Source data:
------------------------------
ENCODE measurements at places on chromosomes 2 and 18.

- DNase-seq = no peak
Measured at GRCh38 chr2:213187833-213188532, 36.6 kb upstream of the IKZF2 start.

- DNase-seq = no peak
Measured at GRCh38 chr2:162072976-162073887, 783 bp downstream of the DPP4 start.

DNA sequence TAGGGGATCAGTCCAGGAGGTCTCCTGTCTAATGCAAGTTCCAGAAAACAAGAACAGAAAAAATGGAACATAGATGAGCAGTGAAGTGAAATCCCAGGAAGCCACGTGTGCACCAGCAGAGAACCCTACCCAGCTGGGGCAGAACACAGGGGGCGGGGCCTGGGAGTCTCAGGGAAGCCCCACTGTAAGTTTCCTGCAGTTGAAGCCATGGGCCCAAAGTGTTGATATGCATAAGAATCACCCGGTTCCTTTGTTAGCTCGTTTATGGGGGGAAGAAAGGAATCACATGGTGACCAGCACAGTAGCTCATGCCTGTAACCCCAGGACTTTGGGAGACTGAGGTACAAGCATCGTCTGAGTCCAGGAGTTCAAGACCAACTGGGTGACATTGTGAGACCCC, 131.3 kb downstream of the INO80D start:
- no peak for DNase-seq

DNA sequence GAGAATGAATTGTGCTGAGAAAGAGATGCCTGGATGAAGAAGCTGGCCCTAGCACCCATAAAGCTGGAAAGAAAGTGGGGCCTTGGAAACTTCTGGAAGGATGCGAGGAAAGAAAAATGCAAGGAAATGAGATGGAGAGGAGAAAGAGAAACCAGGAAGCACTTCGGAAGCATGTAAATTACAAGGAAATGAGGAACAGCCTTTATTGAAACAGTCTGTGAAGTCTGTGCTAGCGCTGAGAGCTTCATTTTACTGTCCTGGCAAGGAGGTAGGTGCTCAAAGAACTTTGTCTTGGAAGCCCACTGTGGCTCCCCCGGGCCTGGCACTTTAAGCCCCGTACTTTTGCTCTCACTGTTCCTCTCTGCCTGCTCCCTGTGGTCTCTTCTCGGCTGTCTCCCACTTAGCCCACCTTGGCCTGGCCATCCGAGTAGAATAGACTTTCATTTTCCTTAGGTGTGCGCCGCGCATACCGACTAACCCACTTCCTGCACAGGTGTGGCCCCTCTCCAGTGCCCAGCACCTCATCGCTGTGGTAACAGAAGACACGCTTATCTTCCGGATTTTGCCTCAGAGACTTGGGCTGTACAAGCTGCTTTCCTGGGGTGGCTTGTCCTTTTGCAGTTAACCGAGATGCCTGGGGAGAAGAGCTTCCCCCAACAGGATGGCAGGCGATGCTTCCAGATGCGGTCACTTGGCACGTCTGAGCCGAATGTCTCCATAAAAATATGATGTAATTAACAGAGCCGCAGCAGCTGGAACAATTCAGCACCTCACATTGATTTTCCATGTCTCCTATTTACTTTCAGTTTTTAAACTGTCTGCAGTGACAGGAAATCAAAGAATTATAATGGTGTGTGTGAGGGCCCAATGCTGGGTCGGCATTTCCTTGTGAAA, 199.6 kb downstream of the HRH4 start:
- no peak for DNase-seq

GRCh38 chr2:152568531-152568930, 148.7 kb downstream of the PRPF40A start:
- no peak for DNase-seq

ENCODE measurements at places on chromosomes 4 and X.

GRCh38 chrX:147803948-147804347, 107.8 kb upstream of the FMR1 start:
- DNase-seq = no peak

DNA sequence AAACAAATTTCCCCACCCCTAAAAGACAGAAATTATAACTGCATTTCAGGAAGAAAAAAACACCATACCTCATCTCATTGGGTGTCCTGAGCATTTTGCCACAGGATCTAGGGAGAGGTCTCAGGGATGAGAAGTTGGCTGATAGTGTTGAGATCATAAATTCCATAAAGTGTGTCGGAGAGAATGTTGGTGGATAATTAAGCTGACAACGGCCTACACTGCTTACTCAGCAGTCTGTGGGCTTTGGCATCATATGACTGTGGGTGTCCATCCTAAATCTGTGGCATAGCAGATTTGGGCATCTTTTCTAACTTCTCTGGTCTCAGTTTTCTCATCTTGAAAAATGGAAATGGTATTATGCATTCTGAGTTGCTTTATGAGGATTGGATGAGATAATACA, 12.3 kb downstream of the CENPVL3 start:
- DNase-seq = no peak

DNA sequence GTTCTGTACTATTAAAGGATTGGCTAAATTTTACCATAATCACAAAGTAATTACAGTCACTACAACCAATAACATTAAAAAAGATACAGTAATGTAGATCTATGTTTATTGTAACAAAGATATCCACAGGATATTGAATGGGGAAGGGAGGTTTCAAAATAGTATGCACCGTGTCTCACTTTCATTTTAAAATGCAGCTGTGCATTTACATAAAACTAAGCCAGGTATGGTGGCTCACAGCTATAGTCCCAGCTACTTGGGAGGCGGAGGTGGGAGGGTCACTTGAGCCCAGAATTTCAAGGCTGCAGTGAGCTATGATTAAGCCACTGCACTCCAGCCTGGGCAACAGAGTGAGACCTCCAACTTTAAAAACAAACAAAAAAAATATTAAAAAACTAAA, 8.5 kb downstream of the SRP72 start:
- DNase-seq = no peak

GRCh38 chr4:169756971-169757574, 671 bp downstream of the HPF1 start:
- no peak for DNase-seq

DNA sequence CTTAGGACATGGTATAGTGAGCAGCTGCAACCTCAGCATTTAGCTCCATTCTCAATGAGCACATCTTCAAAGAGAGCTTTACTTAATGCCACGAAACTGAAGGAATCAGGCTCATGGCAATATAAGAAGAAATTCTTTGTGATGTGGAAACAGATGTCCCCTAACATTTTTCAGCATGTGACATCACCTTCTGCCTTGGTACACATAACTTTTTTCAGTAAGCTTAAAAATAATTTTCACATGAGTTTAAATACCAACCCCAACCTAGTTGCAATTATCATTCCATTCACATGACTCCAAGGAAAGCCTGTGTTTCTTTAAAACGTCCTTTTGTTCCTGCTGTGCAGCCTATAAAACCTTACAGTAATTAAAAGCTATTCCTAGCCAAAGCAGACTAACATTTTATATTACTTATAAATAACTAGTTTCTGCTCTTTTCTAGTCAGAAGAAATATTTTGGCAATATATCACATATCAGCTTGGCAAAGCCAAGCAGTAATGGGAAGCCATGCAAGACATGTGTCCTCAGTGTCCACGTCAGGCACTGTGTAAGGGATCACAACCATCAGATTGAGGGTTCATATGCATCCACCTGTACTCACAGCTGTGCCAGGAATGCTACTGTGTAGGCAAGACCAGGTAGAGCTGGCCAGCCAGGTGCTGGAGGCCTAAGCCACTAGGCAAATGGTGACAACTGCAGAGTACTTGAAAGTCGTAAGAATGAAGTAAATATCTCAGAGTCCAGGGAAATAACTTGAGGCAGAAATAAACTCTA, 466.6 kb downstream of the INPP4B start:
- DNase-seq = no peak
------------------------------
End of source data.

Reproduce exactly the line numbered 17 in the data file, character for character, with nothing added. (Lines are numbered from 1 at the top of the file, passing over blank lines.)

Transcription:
DNA sequence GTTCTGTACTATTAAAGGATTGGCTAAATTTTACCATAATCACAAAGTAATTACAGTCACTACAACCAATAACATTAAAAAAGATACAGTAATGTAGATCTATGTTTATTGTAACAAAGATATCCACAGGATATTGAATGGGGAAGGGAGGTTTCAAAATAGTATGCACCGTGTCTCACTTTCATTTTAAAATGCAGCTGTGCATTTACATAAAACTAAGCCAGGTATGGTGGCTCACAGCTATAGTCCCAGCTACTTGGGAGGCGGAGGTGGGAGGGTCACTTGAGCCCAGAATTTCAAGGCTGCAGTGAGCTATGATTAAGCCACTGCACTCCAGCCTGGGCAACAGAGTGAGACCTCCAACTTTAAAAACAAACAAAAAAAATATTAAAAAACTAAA, 8.5 kb downstream of the SRP72 start: